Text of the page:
September 2021 – Molecular Pathology

Siblings, a 15-year-old girl and a 16-year-old boy, present with progressive muscle weakness. Their history is notable for delayed motor milestones and proximal muscle weakness, progressing to loss of ambulation. Spinal muscular atrophy (SMA) deletion duplication analysis reveals both siblings to have one copy of the SMN1 gene and two copies of the SMN2 gene. Results of the SMN1 full gene analysis are included in the table below.

Figure 1: SMN1 full gene analysis 

Can a definitive molecular diagnosis of SMA be made, and what other molecular tests may be needed?

  • A diagnosis of SMA can be made. The c.5C>G variant in the SMN1 or SMN2 gene is pathogenic.
  • A diagnosis of SMA can be made. The patients only have one copy of SMN1.
  • A diagnosis of SMA cannot be made. A definitive molecular diagnosis would require full gene analysis that distinguishes SMN1 exon 1 from SMN2 exon 1.
  • A diagnosis of SMA cannot be made. Further testing with Neuromuscular Genetic Panels by Next Generation Sequencing is needed.

The correct answer is ...

A molecular diagnosis of SMA cannot be made.  A definitive molecular diagnosis would require full gene analysis that distinguishes SMN1 exon 1 from SMN2 exon 1.

Spinal muscular atrophy (SMA) is an autosomal recessive neurodegenerative disease which occurs in one out of every 10,000 live births, making it the leading genetic cause of infant mortality. SMA is characterized by degeneration of the alpha motor neurons of the spinal cord leading to progressive muscle weakness, and in cases of Type I SMA, progression to respiratory failure and death before age 2 if supportive therapies are not initiated.  

However, SMA is a clinically heterogeneous disease, with Type I being the most severe of the four types. Patients with Type II SMA present with marked delay in gross motor development by 6-18 months of life, never become ambulatory, and suffer from progressive weakness, scoliosis, and restrictive lung disease. Life expectancy of SMA Type II patients ranges from 2 years of age to 40 years of age. Patients with Type III SMA have variable age of onset and clinical course. They often require wheelchair assistance by adolescence; however, their life expectancy does not significantly differ from the general population. The mildest type of SMA, Type IV, generally presents in the second or third decade of life, with mild proximal limb girdle weakness that progresses slowly.

All four types of SMA are caused by a mutation or deletion in the survival motor neuron 1 (SMN1) gene. Humans also have the survival motor neuron 2 (SMN2) gene, which differs from SMN1 gene by five nucleotides.  All of these nucleotides are in non-coding regions, except for the cysteine to thymine variation in exon 7. Ultimately, this variation is translationally silent and the amino acid sequence of SMN2 is identical to SMN1; however, the variation affects the alternative splicing such that 90% of transcripts are missing exon 7 and result in an unstable protein that is rapidly degraded. Accordingly, there is an inverse relationship between SMN2 copy number and disease severity. In general, type I SMA patients have two copies of SMN2, type II SMA patients have three copies of SMN2, and type III SMA patients have three or four copies of SMN2.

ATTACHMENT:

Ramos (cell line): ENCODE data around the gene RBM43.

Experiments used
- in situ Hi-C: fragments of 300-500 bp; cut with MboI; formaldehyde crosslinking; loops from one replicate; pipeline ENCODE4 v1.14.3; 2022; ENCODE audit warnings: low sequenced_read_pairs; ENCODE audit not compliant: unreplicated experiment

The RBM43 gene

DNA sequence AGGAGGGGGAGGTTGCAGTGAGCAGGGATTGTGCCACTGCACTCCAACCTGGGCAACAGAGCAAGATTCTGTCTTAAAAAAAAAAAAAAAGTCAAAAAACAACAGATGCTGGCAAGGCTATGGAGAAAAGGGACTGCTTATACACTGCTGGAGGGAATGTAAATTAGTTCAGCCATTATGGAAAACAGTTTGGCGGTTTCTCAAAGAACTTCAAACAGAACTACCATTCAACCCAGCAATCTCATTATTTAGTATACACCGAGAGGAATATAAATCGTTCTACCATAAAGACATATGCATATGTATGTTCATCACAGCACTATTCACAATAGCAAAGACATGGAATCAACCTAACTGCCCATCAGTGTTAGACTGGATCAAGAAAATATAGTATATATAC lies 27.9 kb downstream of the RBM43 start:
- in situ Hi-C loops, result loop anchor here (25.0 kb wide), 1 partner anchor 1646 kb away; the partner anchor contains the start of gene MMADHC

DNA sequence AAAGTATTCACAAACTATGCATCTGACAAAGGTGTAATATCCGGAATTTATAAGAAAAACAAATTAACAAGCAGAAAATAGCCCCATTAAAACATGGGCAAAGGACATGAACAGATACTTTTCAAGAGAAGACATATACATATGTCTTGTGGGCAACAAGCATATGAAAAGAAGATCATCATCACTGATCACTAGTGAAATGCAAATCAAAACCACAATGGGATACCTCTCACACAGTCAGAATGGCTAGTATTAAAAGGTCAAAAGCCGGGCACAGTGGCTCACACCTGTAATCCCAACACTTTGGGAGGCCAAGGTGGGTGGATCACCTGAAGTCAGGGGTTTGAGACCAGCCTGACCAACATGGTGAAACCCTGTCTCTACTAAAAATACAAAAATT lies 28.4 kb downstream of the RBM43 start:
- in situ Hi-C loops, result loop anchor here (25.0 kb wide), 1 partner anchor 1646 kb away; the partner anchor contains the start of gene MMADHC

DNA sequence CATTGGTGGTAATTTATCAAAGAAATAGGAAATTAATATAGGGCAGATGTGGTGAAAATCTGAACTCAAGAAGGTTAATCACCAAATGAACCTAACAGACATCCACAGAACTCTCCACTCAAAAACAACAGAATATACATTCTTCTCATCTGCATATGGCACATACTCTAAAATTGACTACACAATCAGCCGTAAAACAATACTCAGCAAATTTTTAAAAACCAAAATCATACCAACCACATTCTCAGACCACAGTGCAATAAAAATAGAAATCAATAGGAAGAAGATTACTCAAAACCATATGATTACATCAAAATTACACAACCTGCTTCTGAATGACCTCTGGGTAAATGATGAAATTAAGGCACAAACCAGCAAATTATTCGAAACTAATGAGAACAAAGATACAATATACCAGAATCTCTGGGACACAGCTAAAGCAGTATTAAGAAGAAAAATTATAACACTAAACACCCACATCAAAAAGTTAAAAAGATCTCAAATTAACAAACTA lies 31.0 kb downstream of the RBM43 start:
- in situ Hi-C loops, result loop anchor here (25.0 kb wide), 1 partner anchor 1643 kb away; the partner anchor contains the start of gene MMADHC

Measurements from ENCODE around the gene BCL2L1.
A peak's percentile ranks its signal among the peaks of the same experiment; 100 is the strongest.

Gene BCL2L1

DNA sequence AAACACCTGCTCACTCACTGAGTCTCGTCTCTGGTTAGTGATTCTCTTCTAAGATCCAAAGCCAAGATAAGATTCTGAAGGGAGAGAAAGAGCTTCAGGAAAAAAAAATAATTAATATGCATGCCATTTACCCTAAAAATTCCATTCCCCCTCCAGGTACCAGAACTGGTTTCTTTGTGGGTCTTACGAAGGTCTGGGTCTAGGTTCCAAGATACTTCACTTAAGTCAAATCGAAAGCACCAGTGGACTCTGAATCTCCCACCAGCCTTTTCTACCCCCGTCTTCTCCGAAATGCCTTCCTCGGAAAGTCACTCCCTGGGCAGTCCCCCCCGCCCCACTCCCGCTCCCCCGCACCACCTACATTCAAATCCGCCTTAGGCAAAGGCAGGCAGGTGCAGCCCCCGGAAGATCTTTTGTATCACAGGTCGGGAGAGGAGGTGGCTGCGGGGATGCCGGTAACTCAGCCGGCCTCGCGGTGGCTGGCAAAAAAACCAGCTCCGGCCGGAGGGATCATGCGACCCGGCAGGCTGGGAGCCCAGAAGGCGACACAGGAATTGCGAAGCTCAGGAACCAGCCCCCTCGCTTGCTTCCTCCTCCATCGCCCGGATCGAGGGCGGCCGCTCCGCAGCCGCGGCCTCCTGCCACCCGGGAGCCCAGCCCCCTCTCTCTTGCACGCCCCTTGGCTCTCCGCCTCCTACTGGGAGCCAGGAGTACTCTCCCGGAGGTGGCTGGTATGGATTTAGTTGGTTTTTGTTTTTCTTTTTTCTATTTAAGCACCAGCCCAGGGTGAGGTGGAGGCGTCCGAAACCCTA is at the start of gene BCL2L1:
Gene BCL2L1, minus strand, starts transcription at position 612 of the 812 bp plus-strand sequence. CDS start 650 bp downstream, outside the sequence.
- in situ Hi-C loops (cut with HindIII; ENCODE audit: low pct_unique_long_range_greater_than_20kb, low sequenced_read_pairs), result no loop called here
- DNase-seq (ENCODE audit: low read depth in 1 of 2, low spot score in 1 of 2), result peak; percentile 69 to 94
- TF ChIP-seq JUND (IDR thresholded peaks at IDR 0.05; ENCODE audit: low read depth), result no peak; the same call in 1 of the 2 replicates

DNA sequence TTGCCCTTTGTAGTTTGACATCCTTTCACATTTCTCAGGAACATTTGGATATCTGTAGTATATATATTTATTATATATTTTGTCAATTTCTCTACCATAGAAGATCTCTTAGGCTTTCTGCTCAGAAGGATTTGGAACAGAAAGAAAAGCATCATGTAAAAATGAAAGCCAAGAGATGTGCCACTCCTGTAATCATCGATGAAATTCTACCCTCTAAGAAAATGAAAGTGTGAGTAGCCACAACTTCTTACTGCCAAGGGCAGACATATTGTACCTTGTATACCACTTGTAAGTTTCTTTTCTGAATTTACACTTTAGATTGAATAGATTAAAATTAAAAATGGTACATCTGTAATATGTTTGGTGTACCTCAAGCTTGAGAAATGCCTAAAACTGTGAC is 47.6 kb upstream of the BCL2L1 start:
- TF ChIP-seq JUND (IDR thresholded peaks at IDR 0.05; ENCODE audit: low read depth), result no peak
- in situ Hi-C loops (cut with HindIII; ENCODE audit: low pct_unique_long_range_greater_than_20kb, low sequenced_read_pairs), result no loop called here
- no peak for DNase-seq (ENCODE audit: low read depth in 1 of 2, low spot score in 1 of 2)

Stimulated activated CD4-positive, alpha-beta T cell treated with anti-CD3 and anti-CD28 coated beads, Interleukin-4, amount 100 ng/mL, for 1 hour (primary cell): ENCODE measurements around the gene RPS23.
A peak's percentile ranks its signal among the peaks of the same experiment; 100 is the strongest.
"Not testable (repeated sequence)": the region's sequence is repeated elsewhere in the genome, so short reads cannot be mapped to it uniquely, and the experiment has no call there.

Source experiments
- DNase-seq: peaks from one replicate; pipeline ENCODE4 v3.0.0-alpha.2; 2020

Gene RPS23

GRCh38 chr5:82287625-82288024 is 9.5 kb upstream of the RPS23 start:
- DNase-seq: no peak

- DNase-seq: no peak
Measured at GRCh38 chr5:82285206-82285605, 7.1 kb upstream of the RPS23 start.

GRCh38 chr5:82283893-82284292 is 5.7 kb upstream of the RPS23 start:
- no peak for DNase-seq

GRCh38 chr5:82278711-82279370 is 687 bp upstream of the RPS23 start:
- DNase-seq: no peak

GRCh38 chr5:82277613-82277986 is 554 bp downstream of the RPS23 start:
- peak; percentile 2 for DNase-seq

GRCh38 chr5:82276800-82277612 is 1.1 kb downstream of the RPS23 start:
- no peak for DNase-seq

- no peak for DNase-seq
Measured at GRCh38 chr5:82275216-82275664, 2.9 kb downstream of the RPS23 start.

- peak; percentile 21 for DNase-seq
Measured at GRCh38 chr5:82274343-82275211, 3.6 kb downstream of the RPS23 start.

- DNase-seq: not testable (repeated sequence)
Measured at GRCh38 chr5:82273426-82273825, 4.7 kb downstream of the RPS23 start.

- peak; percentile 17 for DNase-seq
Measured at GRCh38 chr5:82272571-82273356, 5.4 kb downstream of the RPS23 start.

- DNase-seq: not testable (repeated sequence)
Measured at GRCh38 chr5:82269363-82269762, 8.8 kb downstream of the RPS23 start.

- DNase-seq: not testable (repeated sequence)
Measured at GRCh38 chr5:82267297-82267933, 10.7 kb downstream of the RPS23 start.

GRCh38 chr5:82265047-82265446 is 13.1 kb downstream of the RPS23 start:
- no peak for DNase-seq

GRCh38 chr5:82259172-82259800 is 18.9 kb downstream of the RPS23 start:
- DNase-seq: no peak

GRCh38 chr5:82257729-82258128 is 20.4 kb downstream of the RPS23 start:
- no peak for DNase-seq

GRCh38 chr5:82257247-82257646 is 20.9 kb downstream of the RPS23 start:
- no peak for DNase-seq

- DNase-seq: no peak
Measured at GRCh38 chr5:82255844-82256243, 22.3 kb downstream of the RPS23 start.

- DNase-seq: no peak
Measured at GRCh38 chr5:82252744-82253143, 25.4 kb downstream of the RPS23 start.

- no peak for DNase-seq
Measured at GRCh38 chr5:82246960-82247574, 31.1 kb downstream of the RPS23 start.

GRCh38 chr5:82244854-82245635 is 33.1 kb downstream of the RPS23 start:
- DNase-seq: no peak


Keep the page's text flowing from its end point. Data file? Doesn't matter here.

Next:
Molecular analysis of SMA patients has become increasingly important, as there are now three new therapies that have recently been FDA-approved for the treatment of SMA. The SMN1 gene exon 7 is homozygously absent in approximately 95% of affected patients. The great majority of the remainder of SMA cases is heterozygous for the exon 7 deletion and a small more subtle mutation in the other allele; compound heterozygotes. SMA cases resulting from homozygous point mutations are exceedingly rare. Therefore, the first-line molecular analysis for the diagnosis of SMA consists of detecting the homozygous loss of exon 7 of the SMN1 gene. This can be done using techniques such as MLPA, qPCR, or ddPCR, which typically detect the presence of exon 7 of the SMN1 gene, thereby quantifying the number of copies of the SMN1 gene. If the result from these techniques is inconclusive or negative, it is recommended to perform full gene analysis of the SMN1 gene. This analysis typically consists of long-range-PCR of SMN1 exons 2-8, followed by bidirectional Sanger sequence analysis. SMN1 exon 1 is also PCR-amplified and bidirectionally Sanger-sequenced; however, the primers used to amplify SMN1 exon 1 will also amplify SMN2 exon 1. Therefore, if a pathogenic variant is detected in exon 1, a definitive molecular diagnosis cannot be made. An individual with one copy of SMN1 and a variant in exon 1 of SMN2 gene does not have SMA, whereas an individual with one copy of SMN1 with a pathologic variant in exon 1 of SMN1 has SMA. 

In this case, both siblings tested positive for an exon 1 variant. Due to the limitations of the test, it cannot be determined if this variant is in SMN1 or SMN2. However, both siblings have the same variant and both have clinical histories suggestive of SMA. Therefore, a clinical diagnosis can be made. Importantly, with this diagnosis, both patients are eligible for disease modifying therapy. Of note, there are reports of efficient long-range PCR methods that are able to amplify exons 1-8 of SMN1. This method would be able to distinguish pathogenic variants in exon 1 of SMN 1 from variants in exon 1 of SMN2.


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Sara Cook, M.D., Ph.D.

Resident, Anatomic and Clinical Pathology
Mayo Clinic

Daniel Anderson, D.O.

Senior Associate Consultant, Neurology
Mayo Clinic

MCL Education (@mmledu)

MCL Education

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